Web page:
The data collected will help land managers make decisions about where to perform different types of fuel treatment.
SACRAMENTO, Calif. — Wildfire season is winding down and California has been relatively lucky in terms of fire impact, but recent years have proven that wildfires will continue to increase as climate change continues. worsens and the forests are overgrown.
With eight of the ten largest and deadliest fires occurring in the past five years, authorities, governments and researchers are scrambling to find solutions to this crisis.
The Gigafire Project, led by Johnathon Greenberg and Erin Hanan of the University of Reno’s College of Agriculture, Biotechnology & Natural Resources, is technically three projects in collaboration with CalFire and the California Air Resources board. The name comes from the term “giga fire”, referring to a fire that reaches more than one million acres, which first occurred in 2020 with the August fire complex.
The main objective of the project is “to try to map the spatial distribution of fuels that contribute to increasingly catastrophic wildfires, and to examine the impacts of fuel treatments on the future conditions of the fuels themselves, but also on carbon sequestration and water quality as well,” according to Greenberg.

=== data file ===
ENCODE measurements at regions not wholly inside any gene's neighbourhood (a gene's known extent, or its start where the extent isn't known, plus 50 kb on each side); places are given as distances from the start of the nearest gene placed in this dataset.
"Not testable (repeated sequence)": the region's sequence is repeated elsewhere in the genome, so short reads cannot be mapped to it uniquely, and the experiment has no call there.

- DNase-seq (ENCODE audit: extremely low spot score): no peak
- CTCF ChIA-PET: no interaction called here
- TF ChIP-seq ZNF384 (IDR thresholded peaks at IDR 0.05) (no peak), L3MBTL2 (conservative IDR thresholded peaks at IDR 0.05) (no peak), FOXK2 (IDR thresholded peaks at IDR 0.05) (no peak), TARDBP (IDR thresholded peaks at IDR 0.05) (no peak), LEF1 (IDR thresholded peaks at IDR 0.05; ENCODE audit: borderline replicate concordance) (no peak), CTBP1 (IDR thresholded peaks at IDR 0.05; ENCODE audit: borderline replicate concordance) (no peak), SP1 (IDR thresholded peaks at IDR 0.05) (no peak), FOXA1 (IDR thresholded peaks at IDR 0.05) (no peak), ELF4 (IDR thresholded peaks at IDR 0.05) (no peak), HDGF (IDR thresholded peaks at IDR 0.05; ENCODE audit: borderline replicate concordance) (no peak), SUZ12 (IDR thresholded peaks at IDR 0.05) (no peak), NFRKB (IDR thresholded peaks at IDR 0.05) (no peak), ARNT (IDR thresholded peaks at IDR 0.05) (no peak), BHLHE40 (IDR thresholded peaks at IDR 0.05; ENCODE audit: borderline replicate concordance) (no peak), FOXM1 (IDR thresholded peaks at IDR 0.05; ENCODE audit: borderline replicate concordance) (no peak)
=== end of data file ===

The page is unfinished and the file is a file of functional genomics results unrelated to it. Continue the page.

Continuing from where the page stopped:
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Combustible mapping is incredibly beneficial for finding exactly where the most overgrown and fire-prone areas are. This work was once done manually by fire crews on the ground and was expensive and backbreaking work.
Advanced technologies contribute to their goal of mapping the fuels of the entire state of California.
“The project is actually a combination of advanced modeling and remote sensing, part of which will be based on LIDAR, but also part on satellite imagery,” Greenberg said. “We kind of put together a lot of different information as well as sort of algorithms to kind of understand these very complicated systems.”
The data collected will help land managers make decisions about where to perform different types of fuel treatment. Treatments consist of thinning the trees, laddering fuels and carrying out controlled burns.
“Land managers will have better choices about where to place these fuel treatments, can save time and effort, and hopefully ultimately help reduce the type of severity of wildfires and in a climate in rapidly evolving,” Greenberg said.